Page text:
When I met my husband, I was well read in the virtues of new age spirituality and quick to run my mouth off about it. Alas, the walk didn’t match the talk. I’d done little to actually integrate anything I’d learned.
In my defense, reading had brought me to a point of understanding my beliefs about the afterlife and not left me with much in the way of how to live the one I was still in. It was like knowing my ABC’s but not yet how to read. Or maybe I just wasn’t ready to see that part in the books. Having recently come out of a failed marriage, personal progress was less of a concern than survival. If your energies are tied up in an emotional battleground, whether with yourself or another, stagnation is a typical byproduct. Even though I was out of that situation and in something healthier, I was still finding my footing, regaining my confidence.
Sean, my now husband, found all of my spiritual mumbo-jumbo to be just that. He wasn’t interested, having chosen Christianity of his own accord in high school, and practicing with friends for a few years. There was skepticism about religion as “big business” and blind obedience to socially ancient political agendas. I saw that willingness to question established dogma as a crack in the foundation that I could weasel into.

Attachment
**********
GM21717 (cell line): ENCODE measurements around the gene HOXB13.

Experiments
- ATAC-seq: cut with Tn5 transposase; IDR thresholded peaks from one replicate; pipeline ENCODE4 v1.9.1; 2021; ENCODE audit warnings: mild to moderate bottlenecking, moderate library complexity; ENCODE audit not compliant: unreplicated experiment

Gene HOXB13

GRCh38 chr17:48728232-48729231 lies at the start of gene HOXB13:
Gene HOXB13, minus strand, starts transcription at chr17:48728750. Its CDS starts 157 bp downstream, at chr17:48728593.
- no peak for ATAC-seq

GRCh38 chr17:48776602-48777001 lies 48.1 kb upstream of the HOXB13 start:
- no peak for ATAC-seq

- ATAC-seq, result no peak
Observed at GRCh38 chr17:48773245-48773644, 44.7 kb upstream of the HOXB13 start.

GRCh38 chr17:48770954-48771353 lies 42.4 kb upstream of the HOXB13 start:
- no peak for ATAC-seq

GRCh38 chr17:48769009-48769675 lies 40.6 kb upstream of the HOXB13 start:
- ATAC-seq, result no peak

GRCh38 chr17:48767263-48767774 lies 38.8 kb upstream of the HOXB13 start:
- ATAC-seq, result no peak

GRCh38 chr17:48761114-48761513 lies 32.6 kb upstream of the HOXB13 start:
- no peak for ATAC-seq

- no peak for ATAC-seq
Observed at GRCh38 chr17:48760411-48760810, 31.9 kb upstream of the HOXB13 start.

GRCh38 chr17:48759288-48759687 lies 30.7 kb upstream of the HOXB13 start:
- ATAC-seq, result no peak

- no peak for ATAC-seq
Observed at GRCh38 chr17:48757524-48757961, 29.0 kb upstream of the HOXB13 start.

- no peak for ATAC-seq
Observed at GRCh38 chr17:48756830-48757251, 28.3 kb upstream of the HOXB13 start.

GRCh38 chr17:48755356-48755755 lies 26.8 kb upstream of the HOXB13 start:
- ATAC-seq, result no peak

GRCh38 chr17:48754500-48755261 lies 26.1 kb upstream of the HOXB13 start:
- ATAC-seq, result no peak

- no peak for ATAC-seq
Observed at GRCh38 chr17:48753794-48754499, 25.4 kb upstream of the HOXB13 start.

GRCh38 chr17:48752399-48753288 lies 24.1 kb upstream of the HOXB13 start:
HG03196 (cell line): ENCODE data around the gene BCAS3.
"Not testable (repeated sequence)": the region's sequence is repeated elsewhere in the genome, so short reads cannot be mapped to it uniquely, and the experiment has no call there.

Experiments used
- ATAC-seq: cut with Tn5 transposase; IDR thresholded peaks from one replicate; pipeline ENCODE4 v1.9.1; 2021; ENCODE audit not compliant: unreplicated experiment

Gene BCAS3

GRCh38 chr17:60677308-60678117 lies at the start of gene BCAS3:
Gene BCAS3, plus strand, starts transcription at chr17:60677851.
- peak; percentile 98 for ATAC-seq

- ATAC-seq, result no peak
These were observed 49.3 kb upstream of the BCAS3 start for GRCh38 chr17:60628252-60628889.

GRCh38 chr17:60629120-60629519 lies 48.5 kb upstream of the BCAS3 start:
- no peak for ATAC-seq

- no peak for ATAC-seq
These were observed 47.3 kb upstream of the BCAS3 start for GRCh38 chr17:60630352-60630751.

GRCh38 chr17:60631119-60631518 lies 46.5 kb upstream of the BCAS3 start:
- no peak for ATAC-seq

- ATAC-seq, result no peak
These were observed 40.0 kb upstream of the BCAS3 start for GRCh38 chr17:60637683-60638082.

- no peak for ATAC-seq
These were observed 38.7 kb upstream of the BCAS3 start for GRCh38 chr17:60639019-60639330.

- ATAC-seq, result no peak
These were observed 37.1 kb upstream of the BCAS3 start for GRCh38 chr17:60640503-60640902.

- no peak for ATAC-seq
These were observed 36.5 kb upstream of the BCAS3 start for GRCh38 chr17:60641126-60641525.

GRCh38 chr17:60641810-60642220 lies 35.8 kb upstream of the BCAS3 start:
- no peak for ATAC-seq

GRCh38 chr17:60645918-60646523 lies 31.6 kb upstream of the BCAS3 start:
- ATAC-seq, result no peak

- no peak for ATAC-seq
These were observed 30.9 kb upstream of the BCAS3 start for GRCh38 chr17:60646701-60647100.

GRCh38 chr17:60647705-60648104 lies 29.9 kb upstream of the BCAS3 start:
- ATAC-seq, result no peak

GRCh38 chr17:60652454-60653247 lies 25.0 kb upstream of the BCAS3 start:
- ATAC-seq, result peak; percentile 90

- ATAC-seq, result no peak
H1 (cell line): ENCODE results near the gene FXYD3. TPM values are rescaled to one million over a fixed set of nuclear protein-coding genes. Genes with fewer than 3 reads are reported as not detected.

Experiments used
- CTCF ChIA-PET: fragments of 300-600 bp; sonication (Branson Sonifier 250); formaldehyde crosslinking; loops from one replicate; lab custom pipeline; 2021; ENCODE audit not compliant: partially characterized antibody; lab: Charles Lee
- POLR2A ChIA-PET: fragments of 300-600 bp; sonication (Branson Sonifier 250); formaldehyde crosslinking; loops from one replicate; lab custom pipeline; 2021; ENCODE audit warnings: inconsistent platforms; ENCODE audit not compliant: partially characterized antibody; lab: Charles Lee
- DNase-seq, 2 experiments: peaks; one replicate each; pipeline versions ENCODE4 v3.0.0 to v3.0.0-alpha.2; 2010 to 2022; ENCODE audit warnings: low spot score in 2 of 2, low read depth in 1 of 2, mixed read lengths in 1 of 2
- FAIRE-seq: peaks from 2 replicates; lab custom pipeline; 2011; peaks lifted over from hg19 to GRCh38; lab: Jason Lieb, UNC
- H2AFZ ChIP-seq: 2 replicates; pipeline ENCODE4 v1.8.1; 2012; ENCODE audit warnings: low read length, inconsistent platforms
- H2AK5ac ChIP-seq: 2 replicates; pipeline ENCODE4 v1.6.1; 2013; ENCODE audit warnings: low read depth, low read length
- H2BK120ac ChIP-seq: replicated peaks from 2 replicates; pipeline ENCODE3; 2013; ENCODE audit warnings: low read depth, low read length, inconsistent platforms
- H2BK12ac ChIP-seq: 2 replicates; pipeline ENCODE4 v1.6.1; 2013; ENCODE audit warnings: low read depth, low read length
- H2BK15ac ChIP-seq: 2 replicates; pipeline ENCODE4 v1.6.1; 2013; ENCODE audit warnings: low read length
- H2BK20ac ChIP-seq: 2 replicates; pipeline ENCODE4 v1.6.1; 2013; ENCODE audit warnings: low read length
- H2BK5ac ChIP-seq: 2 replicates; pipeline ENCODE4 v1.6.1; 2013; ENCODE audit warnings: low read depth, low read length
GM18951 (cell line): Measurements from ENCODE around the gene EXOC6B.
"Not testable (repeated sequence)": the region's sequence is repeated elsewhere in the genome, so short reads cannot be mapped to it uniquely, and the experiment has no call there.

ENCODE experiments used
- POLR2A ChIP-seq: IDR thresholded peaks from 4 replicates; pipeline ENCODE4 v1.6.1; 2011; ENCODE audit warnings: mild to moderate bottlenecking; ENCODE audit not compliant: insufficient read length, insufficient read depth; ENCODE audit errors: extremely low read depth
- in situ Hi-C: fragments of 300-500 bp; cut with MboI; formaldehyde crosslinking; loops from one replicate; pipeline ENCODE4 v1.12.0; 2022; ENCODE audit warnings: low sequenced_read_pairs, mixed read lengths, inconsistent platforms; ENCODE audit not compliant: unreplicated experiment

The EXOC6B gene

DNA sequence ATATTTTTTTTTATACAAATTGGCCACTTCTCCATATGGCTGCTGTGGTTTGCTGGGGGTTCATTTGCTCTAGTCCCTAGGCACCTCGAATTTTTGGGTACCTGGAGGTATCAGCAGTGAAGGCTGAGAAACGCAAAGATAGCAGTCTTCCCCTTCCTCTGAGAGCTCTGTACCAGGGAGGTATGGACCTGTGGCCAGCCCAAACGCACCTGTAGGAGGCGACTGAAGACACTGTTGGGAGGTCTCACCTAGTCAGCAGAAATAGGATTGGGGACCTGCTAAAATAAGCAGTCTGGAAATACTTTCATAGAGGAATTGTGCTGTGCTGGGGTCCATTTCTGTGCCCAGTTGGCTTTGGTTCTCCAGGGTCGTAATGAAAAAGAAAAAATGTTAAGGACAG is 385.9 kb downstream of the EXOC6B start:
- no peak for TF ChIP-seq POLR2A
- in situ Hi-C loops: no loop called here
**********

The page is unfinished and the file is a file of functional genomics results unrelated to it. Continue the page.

I used my newness with him to push my perspective, dropping books in his lap left and right. Out of kindness and respect for me and our still novel relationship, he kinda read some of them.
It should come as no surprise that he found them to be absolute bullshit. He wasn’t looking for anything. They weren’t calling to him like beacons in the night, the way they had to me. He’d come with his own vision for spirituality, but I’m an infamous know-it-all, relentless to a fault, so I kept pushing. Cue the annoying girl at the party, forcing drinks down everyone’s throats, “making” them have a good time. You know my type, you’ve met a few of me before, probably nursed hangovers because of the me’s in the world.
I’m going to fast forward six years, because it was all more of the same, but with a slow and subtle decline in pushiness. Three children later, a lack of time had robbed me of my ability to care very much about other people’s life choices, a brilliant and much-needed thievery.
The afterlife part was concreted for me, it was nothing I needed to hash out and didn't receive much attention anymore, being of little bearing on my todays and tomorrows. The reading continued, but with emphasis on how to live in a fulfilling manner while owning my own shit. Self-help books instead of Sylvia Brown books riddled with countless trips to psychics, trying to wrangle information from them that could dismiss me of personal responsibility for the outcome of my life. I never did end up with those two sets of twins promised by the chain-smoking, botched plastic surgery faced Gerry.